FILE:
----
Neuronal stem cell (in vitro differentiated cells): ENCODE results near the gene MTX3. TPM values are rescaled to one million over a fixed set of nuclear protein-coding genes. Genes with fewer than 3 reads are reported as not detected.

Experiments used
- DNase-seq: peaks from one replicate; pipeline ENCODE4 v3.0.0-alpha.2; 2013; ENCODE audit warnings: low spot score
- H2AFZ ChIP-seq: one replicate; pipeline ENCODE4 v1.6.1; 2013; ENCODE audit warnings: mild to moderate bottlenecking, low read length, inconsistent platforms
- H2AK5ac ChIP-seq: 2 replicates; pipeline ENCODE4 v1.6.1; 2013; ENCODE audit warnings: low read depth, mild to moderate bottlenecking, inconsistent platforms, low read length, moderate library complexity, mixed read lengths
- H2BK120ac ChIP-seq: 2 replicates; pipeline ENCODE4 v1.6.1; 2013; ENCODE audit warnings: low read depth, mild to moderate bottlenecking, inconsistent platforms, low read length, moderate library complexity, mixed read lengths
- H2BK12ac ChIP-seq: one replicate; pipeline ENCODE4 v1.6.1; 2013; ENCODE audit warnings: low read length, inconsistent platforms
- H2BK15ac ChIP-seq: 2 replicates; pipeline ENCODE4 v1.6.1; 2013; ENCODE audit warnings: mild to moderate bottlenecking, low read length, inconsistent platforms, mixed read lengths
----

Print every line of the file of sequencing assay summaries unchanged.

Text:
Neuronal stem cell (in vitro differentiated cells): ENCODE results near the gene MTX3. TPM values are rescaled to one million over a fixed set of nuclear protein-coding genes. Genes with fewer than 3 reads are reported as not detected.

Experiments used
- DNase-seq: peaks from one replicate; pipeline ENCODE4 v3.0.0-alpha.2; 2013; ENCODE audit warnings: low spot score
- H2AFZ ChIP-seq: one replicate; pipeline ENCODE4 v1.6.1; 2013; ENCODE audit warnings: mild to moderate bottlenecking, low read length, inconsistent platforms
- H2AK5ac ChIP-seq: 2 replicates; pipeline ENCODE4 v1.6.1; 2013; ENCODE audit warnings: low read depth, mild to moderate bottlenecking, inconsistent platforms, low read length, moderate library complexity, mixed read lengths
- H2BK120ac ChIP-seq: 2 replicates; pipeline ENCODE4 v1.6.1; 2013; ENCODE audit warnings: low read depth, mild to moderate bottlenecking, inconsistent platforms, low read length, moderate library complexity, mixed read lengths
- H2BK12ac ChIP-seq: one replicate; pipeline ENCODE4 v1.6.1; 2013; ENCODE audit warnings: low read length, inconsistent platforms
- H2BK15ac ChIP-seq: 2 replicates; pipeline ENCODE4 v1.6.1; 2013; ENCODE audit warnings: mild to moderate bottlenecking, low read length, inconsistent platforms, mixed read lengths